Diversity has been surging into the scene with force in companies for years. Managing diversity has become a critical task for HR departments for at least tree reasons:
- The available workforce is increasingly diverse and this is reflected in the increasingly heterogeneous nature of the people within our organizations.
- The market demands new services and innovative approaches. It is much easier to respond to this changing demand with diverse employees. From this point of view, managing diversity is not only accepting the incontrovertible fact that we develop our activity in a plural society, but above all taking advantage of the opportunities this situation offers us as a way to improve our competitiveness.
- The policies we design in our companies to deal with diversity rely on beliefs that strengthen or weaken our actions in this field. Here I put forward some reflections on what diversity management is and isn’t.
WHAT IS NOT
- To think that the diverse ones are the others. Describing someone as diverse is someone who is different from me. Think of as "normal" whoever is included in my age group, my culture of origin, my socio-economic environment, etc. It’s the other ones who must be managed as diverse.
- Be patronizing or gracefully cede small spaces of power to "diverse" people or groups. Handle the differences on the sidelines, while the core of decision making is restricted to homogeneous groups.
- Managing diversity as a sign of benevolence. Thinking that this way I treat other people or groups with generosity.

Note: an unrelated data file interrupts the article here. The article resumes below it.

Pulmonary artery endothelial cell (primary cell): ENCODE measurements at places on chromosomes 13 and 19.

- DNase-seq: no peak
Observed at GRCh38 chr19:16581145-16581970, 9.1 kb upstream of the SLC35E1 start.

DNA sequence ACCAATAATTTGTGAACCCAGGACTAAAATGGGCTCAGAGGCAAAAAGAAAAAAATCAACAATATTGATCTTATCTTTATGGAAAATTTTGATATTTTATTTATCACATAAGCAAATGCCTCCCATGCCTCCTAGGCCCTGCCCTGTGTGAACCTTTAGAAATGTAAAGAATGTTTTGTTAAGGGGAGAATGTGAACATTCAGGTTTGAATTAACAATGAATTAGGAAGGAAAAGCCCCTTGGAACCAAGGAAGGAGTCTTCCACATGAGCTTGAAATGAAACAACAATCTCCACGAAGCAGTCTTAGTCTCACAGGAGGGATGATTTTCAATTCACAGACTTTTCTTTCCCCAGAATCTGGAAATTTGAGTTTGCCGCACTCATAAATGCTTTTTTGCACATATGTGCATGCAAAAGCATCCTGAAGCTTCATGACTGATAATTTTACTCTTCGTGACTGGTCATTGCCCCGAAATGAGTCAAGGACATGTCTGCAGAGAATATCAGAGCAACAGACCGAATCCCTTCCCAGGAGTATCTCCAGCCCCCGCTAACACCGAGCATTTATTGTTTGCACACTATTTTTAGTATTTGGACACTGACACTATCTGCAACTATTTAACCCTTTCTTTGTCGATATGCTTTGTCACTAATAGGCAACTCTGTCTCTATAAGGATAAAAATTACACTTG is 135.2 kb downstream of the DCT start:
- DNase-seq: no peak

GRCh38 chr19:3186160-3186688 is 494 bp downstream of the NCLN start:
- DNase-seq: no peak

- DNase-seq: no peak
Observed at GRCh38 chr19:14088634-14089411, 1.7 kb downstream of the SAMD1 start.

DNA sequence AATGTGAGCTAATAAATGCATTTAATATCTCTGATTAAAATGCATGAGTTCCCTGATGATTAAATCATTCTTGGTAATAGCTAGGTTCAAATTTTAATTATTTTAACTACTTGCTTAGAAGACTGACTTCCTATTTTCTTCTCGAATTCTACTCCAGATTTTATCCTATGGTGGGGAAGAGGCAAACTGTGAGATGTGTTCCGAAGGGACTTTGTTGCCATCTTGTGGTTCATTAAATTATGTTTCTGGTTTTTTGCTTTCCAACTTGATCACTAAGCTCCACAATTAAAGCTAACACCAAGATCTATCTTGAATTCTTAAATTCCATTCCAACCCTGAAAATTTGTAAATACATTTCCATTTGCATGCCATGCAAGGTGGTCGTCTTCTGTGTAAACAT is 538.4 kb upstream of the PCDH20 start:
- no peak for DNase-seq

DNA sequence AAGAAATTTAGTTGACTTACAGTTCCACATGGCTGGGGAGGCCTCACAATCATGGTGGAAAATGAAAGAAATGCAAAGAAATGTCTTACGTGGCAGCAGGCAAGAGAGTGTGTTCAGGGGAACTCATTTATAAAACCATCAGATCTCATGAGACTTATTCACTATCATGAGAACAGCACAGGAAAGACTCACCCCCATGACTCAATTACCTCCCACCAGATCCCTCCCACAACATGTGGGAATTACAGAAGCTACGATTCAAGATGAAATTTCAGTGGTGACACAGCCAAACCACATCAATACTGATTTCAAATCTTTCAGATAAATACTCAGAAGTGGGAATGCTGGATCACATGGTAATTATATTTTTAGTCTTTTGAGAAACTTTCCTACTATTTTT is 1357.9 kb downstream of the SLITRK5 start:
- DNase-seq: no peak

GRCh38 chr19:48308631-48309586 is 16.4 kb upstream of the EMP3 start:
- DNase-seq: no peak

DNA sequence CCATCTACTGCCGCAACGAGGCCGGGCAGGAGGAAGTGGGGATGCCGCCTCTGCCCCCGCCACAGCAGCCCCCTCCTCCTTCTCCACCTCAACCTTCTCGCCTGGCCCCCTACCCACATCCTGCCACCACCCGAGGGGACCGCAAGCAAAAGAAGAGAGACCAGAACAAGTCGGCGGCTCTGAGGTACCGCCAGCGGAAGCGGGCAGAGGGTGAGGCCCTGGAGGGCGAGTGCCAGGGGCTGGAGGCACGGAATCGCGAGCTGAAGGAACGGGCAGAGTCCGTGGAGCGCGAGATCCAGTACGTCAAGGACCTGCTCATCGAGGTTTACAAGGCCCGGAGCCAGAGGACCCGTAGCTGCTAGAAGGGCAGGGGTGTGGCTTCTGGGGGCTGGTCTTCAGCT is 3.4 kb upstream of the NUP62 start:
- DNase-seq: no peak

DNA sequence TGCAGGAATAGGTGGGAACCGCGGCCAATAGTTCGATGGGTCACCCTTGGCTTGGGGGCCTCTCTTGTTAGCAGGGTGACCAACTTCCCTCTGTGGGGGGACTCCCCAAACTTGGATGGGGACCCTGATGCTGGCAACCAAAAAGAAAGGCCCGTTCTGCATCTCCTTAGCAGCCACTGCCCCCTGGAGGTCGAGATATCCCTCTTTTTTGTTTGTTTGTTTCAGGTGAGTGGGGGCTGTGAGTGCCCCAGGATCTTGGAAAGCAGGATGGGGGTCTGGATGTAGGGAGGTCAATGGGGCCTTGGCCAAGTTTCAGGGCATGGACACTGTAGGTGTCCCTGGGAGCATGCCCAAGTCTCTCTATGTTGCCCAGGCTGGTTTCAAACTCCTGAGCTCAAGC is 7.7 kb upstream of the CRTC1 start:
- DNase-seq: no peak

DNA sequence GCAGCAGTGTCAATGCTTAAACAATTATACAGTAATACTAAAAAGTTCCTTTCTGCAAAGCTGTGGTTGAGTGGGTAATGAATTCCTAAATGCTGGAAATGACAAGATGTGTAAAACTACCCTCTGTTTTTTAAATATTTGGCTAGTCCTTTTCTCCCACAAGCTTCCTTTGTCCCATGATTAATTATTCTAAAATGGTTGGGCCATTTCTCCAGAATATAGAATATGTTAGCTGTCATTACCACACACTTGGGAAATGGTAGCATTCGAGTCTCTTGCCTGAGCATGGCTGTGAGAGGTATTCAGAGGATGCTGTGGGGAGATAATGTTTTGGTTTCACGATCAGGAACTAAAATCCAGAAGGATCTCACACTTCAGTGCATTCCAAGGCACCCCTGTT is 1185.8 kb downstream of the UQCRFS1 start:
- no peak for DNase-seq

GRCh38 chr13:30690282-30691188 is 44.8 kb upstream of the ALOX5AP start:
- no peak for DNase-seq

- De-dramatize the differences through light-hearted comments or jokes that do away with the solemnity among each group’s stereotypes and ease tensions in possible conflicts.
WHAT IT IS
- Accept diversity begins with self. If someone is different to me, notice this means that I am perceived as different by him or her. Managing diversity works in all directions.
- To value people for their input, for the originality of their ideas, for the results they achieve, without conditioning judgment by personal or group characteristics that have nothing to do with the work they do.
- Managing diversity as a sign of intelligence. When we handle differences well, who benefits first are ourselves. This allows us to capture the best talent of each generation, since we do not seek it only in those who are like us, but wherever the talent is, regardless of the characteristics that define that person.
- Total rejection of all forms of discrimination. If a sentence begins with expressions such as: "I am not macho, but ...; I'm not racist, but ... ", then it’s better not to say it. And of course, there should be zero tolerance with any expression of harassment.
Businesses can do much to improve (or degrade) the society we live in. The battle against fanaticism and intolerance is fought in the great spaces of socialization: school and work centers. When we see discrimination growing due to identity reasons, when conflicts arise out of the rejection of difference and the attempt to impose unified thought, then we become aware that we are educating our children as "we" as opposed to "them" and that we are spending long hours in work environments where diversity is discriminated against. Managing diversity not only benefits the company, but it has a powerful impact on society as a whole. Social responsibility begins with oneself, at home. The good news is that companies, regardless of budget lines for CSR, can provide a service of incalculable value to the society where employees come from and to which products and services are directed.